About the Book
Rome was the center of the most powerful empire the world had ever seen, but that didn’t stop it falling to Alaric the Goth, his horde of barbarian tribesmen and their wild spell-casting shamans. Having split the walls with their sorcery and slaughtered the inhabitants with their axes, the victors carved up the empire into a series of bickering states which were never more than an insult away from war.
A thousand years later, and Europe has become an almost civilized place. The rulers of the old Roman palatinates confine their warfare to the short summer months, trade flourishes along the rivers and roads, and farming has become less back-breaking, all due to the magic, bestowed by gods, that infuses daily life.Even the barbarians’ gods have been tamed: where once human sacrifices poured their blood onto the ground, there are parties and picnics, drinking and singing, fit for decent people and their children.But it looks like the gods are going to have the last laugh before they slip quietly into ill-remembered obscurity.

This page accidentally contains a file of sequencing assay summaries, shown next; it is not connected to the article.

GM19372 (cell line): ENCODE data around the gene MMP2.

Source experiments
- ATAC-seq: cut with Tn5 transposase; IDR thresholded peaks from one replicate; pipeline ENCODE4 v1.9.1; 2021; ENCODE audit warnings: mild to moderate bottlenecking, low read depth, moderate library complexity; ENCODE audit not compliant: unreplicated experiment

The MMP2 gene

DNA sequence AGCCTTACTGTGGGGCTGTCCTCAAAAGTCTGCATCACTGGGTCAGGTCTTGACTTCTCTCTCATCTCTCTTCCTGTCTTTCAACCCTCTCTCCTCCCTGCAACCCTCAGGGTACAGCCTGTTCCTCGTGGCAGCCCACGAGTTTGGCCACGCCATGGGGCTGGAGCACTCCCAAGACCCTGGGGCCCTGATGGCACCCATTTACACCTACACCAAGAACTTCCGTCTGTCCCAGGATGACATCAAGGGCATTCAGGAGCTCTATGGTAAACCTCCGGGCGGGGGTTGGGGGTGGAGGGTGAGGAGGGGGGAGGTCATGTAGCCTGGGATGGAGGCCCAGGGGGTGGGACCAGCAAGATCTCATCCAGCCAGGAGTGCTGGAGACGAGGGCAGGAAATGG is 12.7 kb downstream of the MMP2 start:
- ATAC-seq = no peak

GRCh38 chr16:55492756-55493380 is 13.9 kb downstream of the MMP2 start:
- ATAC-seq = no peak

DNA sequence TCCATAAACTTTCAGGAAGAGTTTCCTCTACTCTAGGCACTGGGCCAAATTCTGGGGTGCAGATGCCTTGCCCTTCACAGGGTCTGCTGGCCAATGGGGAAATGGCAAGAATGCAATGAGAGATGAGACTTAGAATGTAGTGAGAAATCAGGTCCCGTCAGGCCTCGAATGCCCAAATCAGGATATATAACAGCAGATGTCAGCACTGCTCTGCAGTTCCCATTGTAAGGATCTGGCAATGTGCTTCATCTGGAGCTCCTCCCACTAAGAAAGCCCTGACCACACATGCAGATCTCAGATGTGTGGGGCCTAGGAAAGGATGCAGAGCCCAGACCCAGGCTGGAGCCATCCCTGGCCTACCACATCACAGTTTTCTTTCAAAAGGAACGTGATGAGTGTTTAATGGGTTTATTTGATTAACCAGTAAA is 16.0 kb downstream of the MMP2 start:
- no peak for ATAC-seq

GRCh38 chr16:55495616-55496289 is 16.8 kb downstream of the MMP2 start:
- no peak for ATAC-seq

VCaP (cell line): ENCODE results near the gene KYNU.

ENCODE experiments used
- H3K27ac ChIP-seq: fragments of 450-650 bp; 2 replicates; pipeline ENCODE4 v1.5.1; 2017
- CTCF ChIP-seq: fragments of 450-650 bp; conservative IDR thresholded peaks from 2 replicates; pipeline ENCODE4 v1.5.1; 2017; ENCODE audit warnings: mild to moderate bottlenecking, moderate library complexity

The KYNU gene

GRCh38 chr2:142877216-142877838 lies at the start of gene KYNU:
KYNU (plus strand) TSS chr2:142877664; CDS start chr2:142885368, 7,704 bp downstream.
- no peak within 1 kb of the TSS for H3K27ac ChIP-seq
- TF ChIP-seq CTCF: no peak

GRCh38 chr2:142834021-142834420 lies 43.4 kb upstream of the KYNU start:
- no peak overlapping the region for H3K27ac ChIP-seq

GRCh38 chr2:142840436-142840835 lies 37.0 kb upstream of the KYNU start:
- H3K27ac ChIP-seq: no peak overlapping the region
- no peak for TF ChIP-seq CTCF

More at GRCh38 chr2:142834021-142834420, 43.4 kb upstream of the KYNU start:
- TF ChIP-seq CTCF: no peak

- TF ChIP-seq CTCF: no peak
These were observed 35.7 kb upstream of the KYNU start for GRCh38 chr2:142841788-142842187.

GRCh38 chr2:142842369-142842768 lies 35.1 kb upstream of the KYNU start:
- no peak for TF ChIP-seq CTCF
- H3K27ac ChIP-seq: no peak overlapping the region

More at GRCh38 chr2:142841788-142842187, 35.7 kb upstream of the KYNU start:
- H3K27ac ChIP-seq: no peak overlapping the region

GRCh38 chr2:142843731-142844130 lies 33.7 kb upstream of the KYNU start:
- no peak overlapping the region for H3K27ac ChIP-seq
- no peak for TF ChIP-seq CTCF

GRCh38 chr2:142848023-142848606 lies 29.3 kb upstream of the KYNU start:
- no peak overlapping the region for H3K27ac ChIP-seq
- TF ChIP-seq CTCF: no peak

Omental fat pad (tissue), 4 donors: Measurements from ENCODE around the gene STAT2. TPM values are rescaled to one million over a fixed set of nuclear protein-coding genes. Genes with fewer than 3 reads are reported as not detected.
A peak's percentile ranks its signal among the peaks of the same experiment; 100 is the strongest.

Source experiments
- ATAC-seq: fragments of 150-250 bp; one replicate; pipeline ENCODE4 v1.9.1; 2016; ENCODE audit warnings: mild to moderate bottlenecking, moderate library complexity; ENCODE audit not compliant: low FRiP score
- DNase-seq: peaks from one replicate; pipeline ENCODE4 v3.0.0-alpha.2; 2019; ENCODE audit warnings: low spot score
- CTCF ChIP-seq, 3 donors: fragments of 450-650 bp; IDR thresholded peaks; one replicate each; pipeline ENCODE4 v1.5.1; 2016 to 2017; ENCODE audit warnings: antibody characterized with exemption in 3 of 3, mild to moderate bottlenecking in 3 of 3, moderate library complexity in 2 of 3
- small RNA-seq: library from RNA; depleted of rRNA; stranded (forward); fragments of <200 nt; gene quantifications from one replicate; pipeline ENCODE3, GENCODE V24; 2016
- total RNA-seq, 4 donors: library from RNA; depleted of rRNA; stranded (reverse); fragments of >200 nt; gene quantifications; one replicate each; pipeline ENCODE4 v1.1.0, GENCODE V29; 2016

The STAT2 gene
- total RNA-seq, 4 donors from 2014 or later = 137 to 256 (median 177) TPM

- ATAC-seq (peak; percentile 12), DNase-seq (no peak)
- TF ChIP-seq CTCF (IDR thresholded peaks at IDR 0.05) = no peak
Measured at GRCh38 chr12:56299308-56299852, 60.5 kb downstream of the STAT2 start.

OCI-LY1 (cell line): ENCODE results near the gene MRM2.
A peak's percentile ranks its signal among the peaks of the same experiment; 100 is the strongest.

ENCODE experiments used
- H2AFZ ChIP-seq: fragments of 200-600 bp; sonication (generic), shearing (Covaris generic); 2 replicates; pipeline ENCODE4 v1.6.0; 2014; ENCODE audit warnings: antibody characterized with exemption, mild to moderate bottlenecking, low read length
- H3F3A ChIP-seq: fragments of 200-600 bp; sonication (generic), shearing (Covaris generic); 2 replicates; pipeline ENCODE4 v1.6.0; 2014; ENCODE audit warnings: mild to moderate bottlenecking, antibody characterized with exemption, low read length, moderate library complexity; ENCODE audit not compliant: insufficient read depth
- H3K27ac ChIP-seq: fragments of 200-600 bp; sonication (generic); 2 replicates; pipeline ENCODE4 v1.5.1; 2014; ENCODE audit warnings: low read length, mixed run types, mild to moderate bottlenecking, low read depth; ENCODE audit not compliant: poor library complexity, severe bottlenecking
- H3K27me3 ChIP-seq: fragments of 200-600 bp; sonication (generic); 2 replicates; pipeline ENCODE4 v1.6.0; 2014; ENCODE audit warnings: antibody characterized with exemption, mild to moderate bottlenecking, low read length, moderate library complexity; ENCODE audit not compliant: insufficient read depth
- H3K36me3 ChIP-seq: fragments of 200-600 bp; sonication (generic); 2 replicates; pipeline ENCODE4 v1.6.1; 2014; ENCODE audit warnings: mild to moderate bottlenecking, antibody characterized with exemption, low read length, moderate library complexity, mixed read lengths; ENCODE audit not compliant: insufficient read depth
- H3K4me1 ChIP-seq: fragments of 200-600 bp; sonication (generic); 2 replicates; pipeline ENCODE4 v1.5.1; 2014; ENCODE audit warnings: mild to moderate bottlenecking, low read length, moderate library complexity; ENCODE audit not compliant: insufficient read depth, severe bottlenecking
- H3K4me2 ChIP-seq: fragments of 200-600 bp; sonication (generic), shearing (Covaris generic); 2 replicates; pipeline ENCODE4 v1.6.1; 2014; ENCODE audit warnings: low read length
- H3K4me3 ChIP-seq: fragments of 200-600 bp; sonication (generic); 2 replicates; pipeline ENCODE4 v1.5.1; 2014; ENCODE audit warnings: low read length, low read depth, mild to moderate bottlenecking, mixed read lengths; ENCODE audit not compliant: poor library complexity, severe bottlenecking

This book was sent for me to review by the publisher.
I love alternative history, but alternative history books either thrive or fail for me. The one quality of an alternative history book that almost always makes it thrive is plausibility. The writer can’t just tell a good yarn, (s)he also needs to be able to fit this yarn in a world I recognize, and make me think, “hmm… I could picture that fitting into history.”
Another difficulty? The author needs to sell their history to the reader, and make the reader buy said history. That’s not an easy thing to do. When you are taking well-known, often romanticized period of time, and infusing it with magic, that task is even harder.